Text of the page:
Japan is a country that is surrounded by the ocean and sea, so it stands to reason that it has a lot of scenic ports and port towns. The interior of Japan is of course well worth a look, but to miss the coastal areas of this country is to miss out on some of the best cities that Japan has to offer. If you are looking for some sun, sea, and sand, as well as a plethora of historical and cultural highlights, then make sure to journey to the coast at least once during a trip to Japan.

Here is a guide to some of the best port towns in Japan

Yokohama

A Guide To The Best Port Towns In Japan

Yokohama is probably the most famous of all of Japan’s ports and it is no surprise that it is also the biggest. Most people don’t realize that Yokohama is extremely easy to visit both quickly and cheaply from neighboring Tokyo. So, if you want a quick side trip from Tokyo to a great port town, then this is by far the best option. The waterfront is well known in Yokohama for its Ferris wheel and entertainment complex called Minato Mirai 21 which has many eateries, shops, and even some museums. Other great areas of the city to explore include the idyllic Sankei Gardens as well as the vibrant Chinatown, which is also one of the biggest in the world! 

Osaka

A Guide To The Best Port Towns In Japan

Osaka is one of the most visited cities in Japan but did you even realize that it is also a port? The port area of Osaka is known as Tempozan and some of the highlights here include Universal Studios Japan, as well as an entertainment district similar to Yokohama. This also happens to be where the main aquarium in the city is located and this is one attraction that you should definitely not miss. The port area of Osaka has a lot going for it but if you want to venture further on to dry land then you will not be disappointed by the city’s other attractions such as its stunning castle and a wealth of cafes and restaurants.

Nagasaki

A Guide To The Best Port Towns In Japan

The city of Nagasaki sits to the west side of Japan in the Kyushu area along the Sea of Japan. It is actually located on a picturesque harbor and offers amazing views. One of the best ways to take all of this in, is to walk up to Glover Garden which sits at the peak of a hill and then look back over the harbor and admire the scenic islands also dotted around the area. Other things to look out for in the city itself include the various peace memorials and parks dedicated to those who lost their lives as a result of the second atomic bomb that fell on the city during World War II.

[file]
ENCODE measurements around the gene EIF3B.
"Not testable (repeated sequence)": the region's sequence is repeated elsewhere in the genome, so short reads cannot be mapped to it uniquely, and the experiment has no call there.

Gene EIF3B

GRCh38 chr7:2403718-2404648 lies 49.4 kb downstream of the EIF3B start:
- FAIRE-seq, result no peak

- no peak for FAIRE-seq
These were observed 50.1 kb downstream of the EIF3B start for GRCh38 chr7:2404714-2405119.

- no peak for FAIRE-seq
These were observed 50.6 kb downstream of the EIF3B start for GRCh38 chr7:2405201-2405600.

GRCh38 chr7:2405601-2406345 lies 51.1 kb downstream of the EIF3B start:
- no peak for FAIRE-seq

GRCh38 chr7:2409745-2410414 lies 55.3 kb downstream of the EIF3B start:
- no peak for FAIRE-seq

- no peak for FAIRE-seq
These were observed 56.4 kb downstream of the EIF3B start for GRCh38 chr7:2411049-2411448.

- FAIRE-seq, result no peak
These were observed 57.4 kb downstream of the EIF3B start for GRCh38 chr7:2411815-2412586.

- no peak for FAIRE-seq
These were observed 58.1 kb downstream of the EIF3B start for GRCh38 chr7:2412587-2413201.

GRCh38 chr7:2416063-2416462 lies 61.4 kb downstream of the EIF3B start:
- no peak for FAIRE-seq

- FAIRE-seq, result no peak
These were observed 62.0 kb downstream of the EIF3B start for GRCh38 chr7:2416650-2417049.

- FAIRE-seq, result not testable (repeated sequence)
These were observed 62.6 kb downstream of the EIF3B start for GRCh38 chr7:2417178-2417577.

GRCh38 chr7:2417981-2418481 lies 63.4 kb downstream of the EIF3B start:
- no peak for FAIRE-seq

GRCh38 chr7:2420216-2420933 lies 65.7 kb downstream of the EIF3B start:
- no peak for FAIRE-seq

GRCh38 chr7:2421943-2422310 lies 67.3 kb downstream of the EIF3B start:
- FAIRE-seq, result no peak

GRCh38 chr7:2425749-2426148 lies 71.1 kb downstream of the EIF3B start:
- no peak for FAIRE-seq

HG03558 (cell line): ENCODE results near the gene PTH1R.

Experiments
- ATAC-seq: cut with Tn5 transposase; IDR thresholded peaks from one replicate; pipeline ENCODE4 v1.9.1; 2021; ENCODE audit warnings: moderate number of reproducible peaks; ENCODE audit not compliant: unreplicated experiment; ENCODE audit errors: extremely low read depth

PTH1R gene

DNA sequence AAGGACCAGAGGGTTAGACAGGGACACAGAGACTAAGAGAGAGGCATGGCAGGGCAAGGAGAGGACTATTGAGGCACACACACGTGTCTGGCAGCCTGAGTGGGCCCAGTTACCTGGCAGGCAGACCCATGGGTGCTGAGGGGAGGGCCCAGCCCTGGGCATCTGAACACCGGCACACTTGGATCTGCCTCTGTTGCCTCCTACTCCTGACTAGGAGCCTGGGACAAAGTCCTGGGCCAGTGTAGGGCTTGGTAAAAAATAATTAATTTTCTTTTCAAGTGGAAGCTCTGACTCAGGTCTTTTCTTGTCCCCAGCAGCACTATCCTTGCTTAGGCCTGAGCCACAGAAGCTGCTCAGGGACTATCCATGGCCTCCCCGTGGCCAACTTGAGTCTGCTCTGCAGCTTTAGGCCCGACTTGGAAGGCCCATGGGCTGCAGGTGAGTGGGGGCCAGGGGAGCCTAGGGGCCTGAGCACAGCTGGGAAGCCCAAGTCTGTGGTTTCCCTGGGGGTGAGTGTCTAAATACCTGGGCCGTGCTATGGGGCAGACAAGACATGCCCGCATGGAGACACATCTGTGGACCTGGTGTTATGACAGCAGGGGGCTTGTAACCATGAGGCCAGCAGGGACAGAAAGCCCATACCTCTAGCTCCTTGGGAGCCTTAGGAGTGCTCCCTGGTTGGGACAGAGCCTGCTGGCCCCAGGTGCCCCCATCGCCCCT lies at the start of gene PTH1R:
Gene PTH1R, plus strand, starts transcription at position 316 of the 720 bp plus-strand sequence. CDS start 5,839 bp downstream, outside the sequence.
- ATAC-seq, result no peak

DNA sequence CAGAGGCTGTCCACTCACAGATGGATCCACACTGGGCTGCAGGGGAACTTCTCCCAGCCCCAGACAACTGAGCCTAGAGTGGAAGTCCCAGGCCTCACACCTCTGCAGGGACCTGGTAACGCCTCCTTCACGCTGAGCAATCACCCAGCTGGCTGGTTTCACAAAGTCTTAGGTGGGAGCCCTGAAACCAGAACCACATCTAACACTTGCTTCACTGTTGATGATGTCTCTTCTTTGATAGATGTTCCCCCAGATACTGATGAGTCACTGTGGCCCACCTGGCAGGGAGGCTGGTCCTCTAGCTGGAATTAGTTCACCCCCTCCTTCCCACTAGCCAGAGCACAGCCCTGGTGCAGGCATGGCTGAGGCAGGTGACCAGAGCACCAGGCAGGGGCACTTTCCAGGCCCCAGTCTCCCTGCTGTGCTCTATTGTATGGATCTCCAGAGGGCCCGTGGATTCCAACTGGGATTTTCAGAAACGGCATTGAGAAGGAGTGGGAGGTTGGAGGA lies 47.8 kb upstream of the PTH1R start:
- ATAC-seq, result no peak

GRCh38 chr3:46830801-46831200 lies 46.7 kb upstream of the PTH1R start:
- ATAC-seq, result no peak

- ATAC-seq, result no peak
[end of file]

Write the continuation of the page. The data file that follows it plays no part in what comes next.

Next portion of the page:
Hakodate

A Guide To The Best Port Towns In Japan

Hakodate, on the island of Hokkaido, is connected to two bays making this a port town twice over. The big draw here is the waterfront which has been upgraded in recent years and has a relaxed yet engaging atmosphere where you can enjoy dynamic street performances as you enjoy the views over the water. As you are by the sea, make sure to check out some of the fresh seafood that Hakodate is famous for!

Kushiro

A Guide To The Best Port Towns In Japan

Kushiro is one of the largest of all the ports in Japan and is bisected by the Kushiro River. The waterfront here is simply delightful and you will find a Fisherman’s Wharf which includes a fish market that is well worth a visit if you can manage to wake up early in the morning. Another treat to be found at the waterfront includes some wonderful arts and crafts shops which make a great place to pick up a souvenir of your trip.

Kagoshima

A Guide To The Best Port Towns In Japan

You may forget that Kagoshima, on the island of Kyushu, is a port town as the harbor is not close to the city center. One of the big draws here is the smoldering Sakurajima Volcano which is still active and dominates the landscape. Other highlights of Kagoshima include its gardens which burst into color in the spring time in line with the cherry blossom season, as well as its museums and castle. This is definitely more off the beaten track than other destinations, but Kagoshima is a delightful breath of fresh air if you want to explore a lesser visited part of Japan.

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